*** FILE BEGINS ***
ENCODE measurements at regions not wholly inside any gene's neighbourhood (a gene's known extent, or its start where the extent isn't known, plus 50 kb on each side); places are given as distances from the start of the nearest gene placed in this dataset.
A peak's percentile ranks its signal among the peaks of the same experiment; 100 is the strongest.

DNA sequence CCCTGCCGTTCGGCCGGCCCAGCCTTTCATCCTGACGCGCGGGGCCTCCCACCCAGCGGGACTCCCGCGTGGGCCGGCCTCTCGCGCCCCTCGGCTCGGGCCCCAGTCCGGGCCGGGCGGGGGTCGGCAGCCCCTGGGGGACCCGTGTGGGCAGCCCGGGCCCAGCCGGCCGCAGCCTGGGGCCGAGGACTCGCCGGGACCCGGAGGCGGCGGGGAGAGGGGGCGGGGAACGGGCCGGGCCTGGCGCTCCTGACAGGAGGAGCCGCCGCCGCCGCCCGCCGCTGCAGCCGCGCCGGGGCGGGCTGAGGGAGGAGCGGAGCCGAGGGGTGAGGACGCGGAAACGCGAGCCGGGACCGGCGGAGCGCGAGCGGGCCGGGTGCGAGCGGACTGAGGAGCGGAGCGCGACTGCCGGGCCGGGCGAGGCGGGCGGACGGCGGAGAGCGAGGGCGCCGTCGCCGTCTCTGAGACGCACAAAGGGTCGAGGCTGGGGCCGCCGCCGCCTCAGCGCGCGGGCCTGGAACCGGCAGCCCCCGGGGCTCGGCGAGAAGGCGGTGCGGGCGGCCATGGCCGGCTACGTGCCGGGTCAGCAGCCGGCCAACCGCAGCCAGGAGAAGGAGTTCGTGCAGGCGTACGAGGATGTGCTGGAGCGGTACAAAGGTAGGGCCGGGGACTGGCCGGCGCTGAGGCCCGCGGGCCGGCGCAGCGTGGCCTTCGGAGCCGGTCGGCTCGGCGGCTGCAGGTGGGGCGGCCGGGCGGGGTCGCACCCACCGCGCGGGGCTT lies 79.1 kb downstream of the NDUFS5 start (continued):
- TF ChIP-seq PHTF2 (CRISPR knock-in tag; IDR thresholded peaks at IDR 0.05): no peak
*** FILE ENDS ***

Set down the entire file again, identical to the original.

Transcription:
ENCODE measurements at regions not wholly inside any gene's neighbourhood (a gene's known extent, or its start where the extent isn't known, plus 50 kb on each side); places are given as distances from the start of the nearest gene placed in this dataset.
A peak's percentile ranks its signal among the peaks of the same experiment; 100 is the strongest.

DNA sequence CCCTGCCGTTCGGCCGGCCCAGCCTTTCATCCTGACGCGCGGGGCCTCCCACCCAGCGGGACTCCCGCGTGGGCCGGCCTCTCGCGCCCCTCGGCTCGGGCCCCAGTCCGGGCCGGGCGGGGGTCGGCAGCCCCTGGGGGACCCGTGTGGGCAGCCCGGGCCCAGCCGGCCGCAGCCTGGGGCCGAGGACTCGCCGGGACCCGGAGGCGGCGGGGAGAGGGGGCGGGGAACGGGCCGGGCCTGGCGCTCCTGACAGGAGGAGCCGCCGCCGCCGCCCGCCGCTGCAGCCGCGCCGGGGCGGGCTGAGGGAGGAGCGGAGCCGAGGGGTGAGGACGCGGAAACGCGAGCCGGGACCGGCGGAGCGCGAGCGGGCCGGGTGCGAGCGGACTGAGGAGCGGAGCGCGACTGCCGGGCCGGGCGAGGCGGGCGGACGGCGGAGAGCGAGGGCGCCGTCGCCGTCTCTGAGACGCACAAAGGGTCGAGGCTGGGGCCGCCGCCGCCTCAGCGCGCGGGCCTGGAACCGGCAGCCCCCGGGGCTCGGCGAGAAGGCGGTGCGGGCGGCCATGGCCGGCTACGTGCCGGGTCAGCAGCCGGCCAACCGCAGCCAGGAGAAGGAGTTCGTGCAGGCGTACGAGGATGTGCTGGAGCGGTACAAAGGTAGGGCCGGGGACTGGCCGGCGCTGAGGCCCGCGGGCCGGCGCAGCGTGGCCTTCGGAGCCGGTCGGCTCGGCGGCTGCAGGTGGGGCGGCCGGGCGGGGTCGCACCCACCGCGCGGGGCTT lies 79.1 kb downstream of the NDUFS5 start (continued):
- TF ChIP-seq PHTF2 (CRISPR knock-in tag; IDR thresholded peaks at IDR 0.05): no peak